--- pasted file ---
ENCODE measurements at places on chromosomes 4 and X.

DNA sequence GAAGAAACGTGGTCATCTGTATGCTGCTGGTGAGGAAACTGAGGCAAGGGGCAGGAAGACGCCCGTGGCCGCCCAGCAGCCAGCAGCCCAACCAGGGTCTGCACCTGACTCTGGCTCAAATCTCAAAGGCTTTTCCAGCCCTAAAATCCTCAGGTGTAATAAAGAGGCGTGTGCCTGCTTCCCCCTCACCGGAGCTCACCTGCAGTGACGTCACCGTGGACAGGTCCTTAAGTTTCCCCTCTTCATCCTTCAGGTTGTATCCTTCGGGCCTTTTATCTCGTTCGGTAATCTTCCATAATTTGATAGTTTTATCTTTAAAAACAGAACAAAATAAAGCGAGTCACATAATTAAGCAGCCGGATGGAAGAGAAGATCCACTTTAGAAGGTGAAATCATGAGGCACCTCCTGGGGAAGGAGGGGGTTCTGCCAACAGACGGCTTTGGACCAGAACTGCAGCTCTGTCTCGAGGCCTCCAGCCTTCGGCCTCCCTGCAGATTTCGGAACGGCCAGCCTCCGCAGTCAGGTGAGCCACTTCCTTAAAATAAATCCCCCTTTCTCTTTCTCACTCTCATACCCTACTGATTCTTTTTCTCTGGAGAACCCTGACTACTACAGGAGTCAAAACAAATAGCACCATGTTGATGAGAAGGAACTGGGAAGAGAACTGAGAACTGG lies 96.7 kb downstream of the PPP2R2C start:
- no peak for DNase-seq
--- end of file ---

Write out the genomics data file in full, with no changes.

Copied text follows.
ENCODE measurements at places on chromosomes 4 and X.

DNA sequence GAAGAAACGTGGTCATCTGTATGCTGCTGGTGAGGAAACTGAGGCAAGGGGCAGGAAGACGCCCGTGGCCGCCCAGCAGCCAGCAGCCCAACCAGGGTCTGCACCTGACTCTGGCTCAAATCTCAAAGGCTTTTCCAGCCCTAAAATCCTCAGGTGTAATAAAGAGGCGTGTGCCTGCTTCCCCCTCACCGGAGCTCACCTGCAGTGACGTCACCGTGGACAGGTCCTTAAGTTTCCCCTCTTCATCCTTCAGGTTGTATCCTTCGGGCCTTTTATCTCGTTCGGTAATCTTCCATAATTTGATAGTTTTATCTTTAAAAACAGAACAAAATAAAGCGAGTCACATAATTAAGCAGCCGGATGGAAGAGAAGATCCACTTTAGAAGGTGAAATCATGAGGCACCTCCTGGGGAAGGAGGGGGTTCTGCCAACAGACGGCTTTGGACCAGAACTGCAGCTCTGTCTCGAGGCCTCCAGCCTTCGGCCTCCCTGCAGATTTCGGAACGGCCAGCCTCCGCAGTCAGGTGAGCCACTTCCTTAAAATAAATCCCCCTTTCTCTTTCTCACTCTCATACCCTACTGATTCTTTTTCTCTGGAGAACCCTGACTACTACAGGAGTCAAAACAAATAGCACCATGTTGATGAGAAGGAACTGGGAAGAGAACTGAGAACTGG lies 96.7 kb downstream of the PPP2R2C start:
- no peak for DNase-seq